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Painful or difficult urination. This includes burning on urination. Also known as burning or painful micturition.
Organ or part of body involved: Urinary Bladder
Symptoms and indications: Feeling of pain or burning while passing urine.
Causes and risk factors: Dysuria is most commonly due to bacterial infection of the urinary tract causing inflammation of the bladder (cystitis) or kidney (pyelonephritis).
In women, dysuria may also reflect inflammation of the vagina (vaginitis) or vulva (vulvitis). And in men, dysuria may be due to inflammation of the prostate (prostatitis) or the urethra (urethritis) from gonorrhea or chlamydia.
There are many other causes of dysuria including irritation from chemicals in soaps, bubble baths, spermicides, and douches.
Prevention: To help prevent dysuria caused by cystitis or pyelonephritis, you can drink several glasses of water each day to flush out your urinary tract. Women should wipe from front to back after having a bowel movement, and urinate after sexual intercourse to flush bacteria from the bladder.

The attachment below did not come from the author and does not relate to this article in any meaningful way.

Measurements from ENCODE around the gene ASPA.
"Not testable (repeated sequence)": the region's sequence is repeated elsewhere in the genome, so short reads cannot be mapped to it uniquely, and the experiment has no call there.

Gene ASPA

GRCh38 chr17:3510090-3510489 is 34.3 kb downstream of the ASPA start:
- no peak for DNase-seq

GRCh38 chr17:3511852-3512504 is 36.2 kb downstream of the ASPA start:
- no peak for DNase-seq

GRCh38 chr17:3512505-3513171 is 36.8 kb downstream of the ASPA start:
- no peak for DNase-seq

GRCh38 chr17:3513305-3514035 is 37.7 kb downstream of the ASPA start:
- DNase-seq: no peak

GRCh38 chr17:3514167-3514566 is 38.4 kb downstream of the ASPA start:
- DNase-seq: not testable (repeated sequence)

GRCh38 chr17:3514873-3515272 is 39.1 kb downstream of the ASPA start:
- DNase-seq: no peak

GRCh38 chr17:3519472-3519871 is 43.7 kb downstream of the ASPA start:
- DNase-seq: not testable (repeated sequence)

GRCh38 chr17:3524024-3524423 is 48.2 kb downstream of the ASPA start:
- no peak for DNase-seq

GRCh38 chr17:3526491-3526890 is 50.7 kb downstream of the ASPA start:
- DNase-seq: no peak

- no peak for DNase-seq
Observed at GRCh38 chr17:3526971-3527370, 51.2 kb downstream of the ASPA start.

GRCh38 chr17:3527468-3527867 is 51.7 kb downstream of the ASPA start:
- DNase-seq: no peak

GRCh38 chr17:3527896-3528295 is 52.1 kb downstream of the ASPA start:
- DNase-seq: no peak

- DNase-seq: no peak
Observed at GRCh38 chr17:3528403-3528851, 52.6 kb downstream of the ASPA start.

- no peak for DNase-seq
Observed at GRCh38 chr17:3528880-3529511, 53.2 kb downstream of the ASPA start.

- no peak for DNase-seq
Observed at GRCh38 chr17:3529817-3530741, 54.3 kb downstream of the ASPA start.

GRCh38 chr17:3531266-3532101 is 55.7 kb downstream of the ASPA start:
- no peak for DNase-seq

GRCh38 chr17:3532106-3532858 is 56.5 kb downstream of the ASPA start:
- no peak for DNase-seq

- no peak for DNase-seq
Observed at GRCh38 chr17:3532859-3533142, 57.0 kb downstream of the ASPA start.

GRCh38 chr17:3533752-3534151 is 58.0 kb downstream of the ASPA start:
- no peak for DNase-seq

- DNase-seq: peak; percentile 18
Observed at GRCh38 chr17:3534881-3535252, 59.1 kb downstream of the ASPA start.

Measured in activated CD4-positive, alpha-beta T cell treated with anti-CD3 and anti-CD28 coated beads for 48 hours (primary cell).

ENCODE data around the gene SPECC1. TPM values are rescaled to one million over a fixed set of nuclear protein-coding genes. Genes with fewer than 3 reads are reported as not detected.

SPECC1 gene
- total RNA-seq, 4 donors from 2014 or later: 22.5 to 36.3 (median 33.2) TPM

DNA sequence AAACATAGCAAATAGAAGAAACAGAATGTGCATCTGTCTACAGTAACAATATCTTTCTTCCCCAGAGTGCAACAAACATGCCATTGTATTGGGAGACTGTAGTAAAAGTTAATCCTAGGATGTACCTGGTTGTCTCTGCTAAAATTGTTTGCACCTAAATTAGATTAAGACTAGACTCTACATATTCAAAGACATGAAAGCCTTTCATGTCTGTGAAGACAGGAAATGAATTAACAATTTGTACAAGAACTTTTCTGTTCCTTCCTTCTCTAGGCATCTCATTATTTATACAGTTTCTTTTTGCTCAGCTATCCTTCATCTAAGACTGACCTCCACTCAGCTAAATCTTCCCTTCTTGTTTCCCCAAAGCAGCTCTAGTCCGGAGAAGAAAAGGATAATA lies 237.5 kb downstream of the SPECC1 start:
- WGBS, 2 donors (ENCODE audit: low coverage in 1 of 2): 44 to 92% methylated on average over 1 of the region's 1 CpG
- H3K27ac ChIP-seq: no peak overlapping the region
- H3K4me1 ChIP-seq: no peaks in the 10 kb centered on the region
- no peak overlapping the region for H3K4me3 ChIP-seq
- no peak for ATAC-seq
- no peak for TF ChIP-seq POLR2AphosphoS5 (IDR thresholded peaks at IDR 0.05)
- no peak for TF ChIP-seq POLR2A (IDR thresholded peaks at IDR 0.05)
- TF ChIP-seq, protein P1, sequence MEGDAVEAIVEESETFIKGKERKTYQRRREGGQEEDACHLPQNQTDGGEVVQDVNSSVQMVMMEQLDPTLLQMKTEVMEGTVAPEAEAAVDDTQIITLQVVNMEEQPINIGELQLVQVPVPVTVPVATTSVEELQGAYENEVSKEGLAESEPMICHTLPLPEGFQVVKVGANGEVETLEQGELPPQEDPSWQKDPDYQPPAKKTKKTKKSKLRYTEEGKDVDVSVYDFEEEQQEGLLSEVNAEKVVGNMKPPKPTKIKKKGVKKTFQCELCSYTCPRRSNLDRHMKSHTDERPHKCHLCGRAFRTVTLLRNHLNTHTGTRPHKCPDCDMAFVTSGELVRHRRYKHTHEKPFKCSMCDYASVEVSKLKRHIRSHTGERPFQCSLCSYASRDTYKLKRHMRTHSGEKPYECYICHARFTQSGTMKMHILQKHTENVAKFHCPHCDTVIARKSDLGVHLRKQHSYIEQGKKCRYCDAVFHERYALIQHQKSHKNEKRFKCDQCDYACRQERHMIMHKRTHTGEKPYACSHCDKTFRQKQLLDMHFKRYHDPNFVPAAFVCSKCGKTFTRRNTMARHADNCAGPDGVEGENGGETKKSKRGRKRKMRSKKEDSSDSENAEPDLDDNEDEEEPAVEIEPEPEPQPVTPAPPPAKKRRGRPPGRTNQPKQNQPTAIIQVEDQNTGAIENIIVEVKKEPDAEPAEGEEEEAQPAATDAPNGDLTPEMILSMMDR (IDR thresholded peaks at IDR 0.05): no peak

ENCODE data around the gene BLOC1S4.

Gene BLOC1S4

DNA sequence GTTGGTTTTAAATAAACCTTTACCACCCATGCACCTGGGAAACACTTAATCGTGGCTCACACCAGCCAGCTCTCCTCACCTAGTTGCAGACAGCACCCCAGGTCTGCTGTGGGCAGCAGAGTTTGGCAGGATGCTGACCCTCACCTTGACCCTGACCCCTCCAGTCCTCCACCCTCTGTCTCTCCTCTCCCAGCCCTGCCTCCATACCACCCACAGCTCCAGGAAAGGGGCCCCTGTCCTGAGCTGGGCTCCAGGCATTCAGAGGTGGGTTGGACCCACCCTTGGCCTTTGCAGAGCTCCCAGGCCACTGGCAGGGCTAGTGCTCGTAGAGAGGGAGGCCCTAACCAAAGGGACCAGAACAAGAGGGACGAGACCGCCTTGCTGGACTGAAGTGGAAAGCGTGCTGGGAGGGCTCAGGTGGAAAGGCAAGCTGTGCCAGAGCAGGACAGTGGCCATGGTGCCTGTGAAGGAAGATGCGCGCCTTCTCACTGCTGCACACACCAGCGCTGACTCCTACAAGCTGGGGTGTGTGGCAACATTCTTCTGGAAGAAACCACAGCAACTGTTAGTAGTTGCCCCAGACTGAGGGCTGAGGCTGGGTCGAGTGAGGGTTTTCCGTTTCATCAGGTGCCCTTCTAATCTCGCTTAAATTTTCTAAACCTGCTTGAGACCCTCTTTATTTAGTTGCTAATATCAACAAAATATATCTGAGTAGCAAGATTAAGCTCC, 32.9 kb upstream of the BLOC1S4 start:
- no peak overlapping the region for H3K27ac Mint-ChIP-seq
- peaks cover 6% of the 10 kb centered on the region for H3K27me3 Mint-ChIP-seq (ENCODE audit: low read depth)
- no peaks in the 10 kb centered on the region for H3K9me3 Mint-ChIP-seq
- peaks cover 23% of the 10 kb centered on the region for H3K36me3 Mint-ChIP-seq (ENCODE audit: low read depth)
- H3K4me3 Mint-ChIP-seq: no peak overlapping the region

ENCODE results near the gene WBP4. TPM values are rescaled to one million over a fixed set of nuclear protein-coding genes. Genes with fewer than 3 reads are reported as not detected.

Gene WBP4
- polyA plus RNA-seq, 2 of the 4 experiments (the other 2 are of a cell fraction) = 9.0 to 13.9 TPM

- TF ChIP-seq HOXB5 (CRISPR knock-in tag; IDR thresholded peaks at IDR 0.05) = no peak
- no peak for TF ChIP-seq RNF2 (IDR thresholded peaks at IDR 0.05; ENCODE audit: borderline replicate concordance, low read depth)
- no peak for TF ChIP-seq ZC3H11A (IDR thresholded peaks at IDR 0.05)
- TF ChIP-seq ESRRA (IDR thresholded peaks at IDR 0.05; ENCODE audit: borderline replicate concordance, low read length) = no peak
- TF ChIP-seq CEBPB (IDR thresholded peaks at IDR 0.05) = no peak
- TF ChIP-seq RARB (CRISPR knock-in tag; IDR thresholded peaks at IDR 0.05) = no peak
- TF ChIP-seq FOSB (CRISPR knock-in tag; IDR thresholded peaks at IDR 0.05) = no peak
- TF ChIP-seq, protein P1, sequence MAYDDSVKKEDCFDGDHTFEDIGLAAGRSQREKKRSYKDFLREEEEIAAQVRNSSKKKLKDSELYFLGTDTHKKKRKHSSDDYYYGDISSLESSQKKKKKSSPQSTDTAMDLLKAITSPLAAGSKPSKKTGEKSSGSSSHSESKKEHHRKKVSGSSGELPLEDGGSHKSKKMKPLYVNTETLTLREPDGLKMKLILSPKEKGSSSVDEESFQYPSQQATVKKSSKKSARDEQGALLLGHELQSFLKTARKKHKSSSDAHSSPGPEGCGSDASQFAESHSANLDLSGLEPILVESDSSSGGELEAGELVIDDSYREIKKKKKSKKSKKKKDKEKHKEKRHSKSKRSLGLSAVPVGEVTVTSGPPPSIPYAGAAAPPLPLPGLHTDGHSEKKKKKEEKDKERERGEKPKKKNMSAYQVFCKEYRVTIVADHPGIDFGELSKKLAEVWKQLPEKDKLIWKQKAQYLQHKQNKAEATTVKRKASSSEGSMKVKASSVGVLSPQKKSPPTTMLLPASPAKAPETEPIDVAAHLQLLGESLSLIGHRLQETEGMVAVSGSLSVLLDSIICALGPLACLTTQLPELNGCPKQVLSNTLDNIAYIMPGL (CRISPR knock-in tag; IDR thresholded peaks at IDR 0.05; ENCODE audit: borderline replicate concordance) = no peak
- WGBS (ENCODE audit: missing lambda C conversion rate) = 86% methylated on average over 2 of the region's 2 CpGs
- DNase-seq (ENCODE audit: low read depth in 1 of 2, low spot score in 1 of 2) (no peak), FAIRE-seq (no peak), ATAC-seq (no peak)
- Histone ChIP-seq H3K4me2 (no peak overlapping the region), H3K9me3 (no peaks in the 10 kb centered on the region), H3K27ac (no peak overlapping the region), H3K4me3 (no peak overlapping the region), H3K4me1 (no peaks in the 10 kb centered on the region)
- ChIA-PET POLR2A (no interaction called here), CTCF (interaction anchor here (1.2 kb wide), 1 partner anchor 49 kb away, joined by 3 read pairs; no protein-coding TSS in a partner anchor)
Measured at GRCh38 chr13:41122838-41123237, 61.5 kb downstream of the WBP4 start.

To prevent dysuria caused by irritation, women should keep the genital area clean and dry, change tampons and sanitary napkins frequently, and avoid using irritating soaps, vaginal sprays and douches. To avoid irritation in female children, limit bubble baths, wash girls thoroughly but gently after playing in sand and be wary of extended play in wet swimsuits, all of which can lead to irritation and redness of the vulva (vulvitis).
To help prevent dysuria caused by sexually transmitted diseases, men and women can avoid sex or have a sexual relationship with one uninfected person. If you have more than one sex partner, or if you think your partner could be infected, use latex condoms during sexual activity.